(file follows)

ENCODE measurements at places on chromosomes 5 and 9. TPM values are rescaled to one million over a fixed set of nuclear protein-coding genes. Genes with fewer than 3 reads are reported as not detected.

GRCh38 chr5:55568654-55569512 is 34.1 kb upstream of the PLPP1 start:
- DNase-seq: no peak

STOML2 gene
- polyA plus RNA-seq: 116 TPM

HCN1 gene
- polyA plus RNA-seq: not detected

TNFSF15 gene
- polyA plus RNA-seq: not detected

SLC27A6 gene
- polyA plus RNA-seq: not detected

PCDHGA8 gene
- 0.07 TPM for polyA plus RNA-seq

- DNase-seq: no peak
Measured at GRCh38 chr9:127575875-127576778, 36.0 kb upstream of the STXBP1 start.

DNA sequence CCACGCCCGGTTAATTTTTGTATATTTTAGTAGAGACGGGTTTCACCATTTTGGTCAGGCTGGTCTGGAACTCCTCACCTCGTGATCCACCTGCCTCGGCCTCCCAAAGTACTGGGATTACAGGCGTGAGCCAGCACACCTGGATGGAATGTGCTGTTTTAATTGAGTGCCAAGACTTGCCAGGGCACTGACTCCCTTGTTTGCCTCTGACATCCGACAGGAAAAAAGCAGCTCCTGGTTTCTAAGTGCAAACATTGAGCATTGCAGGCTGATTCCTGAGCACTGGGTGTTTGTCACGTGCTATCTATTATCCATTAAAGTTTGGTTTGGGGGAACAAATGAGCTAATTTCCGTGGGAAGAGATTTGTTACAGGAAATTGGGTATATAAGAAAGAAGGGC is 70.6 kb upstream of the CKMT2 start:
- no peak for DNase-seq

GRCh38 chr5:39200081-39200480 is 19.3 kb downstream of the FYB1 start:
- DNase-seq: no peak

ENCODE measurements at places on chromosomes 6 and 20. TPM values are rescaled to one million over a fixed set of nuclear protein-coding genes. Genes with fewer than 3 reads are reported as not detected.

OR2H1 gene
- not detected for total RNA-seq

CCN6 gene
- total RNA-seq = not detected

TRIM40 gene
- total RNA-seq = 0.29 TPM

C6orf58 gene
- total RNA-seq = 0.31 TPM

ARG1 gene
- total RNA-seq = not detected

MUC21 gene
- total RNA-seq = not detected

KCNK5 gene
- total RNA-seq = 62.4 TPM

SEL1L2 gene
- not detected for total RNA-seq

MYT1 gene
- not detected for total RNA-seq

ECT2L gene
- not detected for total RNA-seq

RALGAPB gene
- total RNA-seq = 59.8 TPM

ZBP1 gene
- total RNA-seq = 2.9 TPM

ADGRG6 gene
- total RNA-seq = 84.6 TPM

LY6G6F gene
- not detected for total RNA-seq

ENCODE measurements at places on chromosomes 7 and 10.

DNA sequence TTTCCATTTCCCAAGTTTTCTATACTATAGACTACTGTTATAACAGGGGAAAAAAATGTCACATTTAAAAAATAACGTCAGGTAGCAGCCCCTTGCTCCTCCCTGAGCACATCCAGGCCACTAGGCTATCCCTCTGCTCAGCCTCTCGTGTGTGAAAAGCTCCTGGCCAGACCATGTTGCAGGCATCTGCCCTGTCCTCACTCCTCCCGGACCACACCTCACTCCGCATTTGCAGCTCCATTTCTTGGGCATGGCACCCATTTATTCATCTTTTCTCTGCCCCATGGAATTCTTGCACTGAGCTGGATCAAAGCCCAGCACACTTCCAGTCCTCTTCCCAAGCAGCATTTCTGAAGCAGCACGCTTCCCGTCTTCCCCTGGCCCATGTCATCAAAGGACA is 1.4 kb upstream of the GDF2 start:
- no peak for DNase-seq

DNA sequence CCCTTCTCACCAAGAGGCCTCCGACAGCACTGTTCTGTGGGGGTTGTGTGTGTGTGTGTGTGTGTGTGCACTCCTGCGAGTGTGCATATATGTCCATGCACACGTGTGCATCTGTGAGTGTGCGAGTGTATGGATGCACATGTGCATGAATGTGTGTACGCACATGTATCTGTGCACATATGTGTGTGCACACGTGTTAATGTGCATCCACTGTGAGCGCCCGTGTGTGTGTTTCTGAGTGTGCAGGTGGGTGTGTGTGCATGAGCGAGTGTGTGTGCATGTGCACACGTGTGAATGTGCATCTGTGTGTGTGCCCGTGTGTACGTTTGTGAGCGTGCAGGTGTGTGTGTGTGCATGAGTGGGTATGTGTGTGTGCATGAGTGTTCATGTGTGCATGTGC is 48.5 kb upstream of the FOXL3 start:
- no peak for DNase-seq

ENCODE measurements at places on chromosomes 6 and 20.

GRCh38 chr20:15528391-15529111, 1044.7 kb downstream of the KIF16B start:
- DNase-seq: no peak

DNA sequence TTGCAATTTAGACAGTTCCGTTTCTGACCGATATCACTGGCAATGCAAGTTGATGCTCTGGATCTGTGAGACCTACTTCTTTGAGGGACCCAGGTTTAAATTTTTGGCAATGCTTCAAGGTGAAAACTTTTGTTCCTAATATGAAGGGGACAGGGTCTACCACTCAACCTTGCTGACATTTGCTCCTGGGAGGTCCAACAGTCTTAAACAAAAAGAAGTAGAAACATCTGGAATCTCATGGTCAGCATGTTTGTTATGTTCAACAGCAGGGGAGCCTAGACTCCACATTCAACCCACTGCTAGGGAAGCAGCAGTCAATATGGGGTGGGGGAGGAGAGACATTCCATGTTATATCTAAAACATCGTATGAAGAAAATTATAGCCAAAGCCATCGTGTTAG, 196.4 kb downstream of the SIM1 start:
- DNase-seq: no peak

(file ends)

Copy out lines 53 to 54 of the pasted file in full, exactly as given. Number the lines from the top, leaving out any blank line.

- no peak for DNase-seq

ENCODE measurements at places on chromosomes 6 and 20.